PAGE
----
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Tattoos: A Taboo of the Past

by Cassidy Lunney

Blood, sweat, pain and tears are often the sensations associated with getting a tattoo layers deep. But for some, tattoos are an addicting adrenaline rush that satisfies the most insatiable urges. As of late, tattoos have been widely accepted in the United States, especially among college students.

Tattoos have revolutionized themselves over time, becoming more popular now than ever. They were formerly deemed trashy and unattractive, but now people are lining up to get one the second they turn 18. People often try to incorporate meaning into their ink, as certain cultures do too, but it is more often than not that people get them for the hell of it.

I myself have eight tattoos that might be considered intriguing to friends and other people my age who do not know me. Whether someone catches a glimpse of the skeletons making out near my elbow or the geometric-style Audrey Hepburn on my forearm, they are typically surprised.


A tattoo of two skeletons making out done by Evil Rob at Blackwork Tattoo.
Cassidy Lunney | The Montclarion Photo credit: Cassidy Lunney

One would assume all of my tattoos are noticeable, but honestly I forget I have them myself and other people are shocked when I reveal that I have them at all.

A majority of my tattoos were more thought out than others and by that I mean a few weeks or even days in advance. A lot of my tattoos were actually quite impulsive. This would have been frowned upon even just five or six years ago, but today it seems to be the norm.

While there are still some gray areas when it comes to employment, there are laws prohibiting employers from not hiring a person because of their tattoos or appearance. However, they do not protect tattooed folk from being internally judged by said employers.


Cassidy Lunney shows off her arm tattoos.
Photo courtesy of Chris Alexander

My major is fashion studies with a minor in journalism, so there is a bit of leeway. My goals in life are to work in the communication field either at a magazine, at a radio station or for television.

For internship interviews, I try and cover up my arms as much as possible because I do not want to be faced with potential bias against people with tattoos working in a corporate setting.

With the rise of media platforms like BuzzFeed, Vice, Refinery29 and podcasting, this career path that I have chosen gives me the freedom to look how I want, so long as I remain professional.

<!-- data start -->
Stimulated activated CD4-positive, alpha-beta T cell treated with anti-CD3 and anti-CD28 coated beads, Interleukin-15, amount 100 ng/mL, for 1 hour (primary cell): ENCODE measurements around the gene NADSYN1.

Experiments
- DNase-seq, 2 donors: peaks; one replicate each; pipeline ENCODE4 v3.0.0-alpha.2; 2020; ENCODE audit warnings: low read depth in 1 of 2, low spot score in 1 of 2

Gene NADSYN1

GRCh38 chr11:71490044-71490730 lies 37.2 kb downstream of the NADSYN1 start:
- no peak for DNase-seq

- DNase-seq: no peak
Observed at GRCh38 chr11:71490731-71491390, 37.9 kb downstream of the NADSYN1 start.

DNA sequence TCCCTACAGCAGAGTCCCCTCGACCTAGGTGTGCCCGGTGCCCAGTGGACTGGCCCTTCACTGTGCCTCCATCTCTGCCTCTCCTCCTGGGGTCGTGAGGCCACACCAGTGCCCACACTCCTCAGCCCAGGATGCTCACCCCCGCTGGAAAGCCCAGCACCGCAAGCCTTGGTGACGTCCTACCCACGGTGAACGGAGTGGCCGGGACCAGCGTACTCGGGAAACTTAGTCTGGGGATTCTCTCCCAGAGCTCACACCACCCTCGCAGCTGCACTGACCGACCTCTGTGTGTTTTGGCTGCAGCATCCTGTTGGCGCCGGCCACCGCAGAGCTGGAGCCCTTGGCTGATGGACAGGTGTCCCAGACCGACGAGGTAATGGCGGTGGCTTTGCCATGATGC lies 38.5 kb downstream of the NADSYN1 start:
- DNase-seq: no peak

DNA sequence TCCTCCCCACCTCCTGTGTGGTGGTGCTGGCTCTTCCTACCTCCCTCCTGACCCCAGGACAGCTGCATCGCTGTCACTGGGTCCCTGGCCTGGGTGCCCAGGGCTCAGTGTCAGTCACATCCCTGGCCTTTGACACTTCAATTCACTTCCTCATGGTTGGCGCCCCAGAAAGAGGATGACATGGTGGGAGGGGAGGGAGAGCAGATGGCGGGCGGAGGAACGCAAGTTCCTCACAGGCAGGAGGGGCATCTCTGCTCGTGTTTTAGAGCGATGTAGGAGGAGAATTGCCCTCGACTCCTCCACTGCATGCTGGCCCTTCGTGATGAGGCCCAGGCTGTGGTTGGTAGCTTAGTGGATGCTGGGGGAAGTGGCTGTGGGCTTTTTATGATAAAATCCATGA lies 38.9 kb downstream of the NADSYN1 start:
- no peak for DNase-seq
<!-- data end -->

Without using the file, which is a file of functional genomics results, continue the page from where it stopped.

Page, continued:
A glimpse of a tattoo quote that says “Love her, but leave her wild.”
Cassidy Lunney | The Montclarion Photo credit: Cassidy Lunney

Almost all of my peers have tattoos, even girls who would not have been caught dead with one had they been college students in the early aughts. In today’s society, it is almost weird to not have a tattoo, no matter who you are.

Tattoo artists have become Instagram famous for showing off their skills on social media, garnering an overwhelming amount of clients each and every day:

Not only are tattoo artists prominent on the web but there are shows like “Black Ink Crew,” “How Far is Tattoo Far,” hosted by Nicole ‘Snooki’ Polizzi from “The Jersey Shore,” and “Ink Master” that have gained attention not just for the art but for the entertainment that comes along with it.

There has been a ton of advancement as far as tattoo removal goes as well. Techniques that artists have been practicing include the use of skin-colored ink that gives the illusion the tattoo has vanished from the skin.


A tattoo of a unicorn pooping rainbow sprinkles done by Tbone of Teddy Bear Ink.
Cassidy Lunney | The Montclarion Photo credit: Cassidy Lunney

This “removal” of sorts might be more cost efficient than spending hundreds or even thousands on laser treatment sessions. Other tattooing tactics are more subtle and cosmetic, such as clients getting their eyebrows tattooed to look more full and natural.

At this rate, it seems like tattoos will continue to be popular and most adults who go on to become the next leaders of our generation will be covered head-to-toe in permanent body decor.

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